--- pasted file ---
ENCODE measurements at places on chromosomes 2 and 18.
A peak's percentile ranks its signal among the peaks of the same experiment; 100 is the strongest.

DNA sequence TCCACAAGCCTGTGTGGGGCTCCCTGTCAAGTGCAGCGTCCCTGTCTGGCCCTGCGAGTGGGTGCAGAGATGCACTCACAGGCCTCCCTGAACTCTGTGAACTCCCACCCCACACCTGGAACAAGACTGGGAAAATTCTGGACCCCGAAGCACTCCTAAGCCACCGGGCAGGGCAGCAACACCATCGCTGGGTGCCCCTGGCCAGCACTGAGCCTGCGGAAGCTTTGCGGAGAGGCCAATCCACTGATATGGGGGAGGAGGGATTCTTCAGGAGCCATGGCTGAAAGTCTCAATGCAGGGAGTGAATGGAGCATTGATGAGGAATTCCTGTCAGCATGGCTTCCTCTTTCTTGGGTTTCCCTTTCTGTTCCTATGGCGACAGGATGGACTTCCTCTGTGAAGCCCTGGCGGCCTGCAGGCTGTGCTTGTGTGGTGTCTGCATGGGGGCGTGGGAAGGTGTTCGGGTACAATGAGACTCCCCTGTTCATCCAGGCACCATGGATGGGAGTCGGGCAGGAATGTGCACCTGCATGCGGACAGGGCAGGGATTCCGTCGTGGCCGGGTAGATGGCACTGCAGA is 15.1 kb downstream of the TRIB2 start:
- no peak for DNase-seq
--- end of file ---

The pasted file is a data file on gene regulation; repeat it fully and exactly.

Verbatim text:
ENCODE measurements at places on chromosomes 2 and 18.
A peak's percentile ranks its signal among the peaks of the same experiment; 100 is the strongest.

DNA sequence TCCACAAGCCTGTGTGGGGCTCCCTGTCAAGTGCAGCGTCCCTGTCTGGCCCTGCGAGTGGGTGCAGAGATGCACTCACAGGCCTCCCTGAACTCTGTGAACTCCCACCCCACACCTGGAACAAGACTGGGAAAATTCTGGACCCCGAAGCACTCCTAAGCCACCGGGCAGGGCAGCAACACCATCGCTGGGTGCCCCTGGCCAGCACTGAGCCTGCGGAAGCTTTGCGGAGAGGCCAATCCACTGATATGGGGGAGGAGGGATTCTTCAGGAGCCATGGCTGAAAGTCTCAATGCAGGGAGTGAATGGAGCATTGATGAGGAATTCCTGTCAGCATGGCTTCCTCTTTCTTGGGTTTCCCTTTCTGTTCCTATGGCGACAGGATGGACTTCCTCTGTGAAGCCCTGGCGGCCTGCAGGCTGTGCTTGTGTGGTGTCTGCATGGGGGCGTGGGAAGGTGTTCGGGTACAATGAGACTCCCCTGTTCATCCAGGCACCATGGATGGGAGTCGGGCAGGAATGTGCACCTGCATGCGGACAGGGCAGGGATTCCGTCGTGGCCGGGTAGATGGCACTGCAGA is 15.1 kb downstream of the TRIB2 start:
- no peak for DNase-seq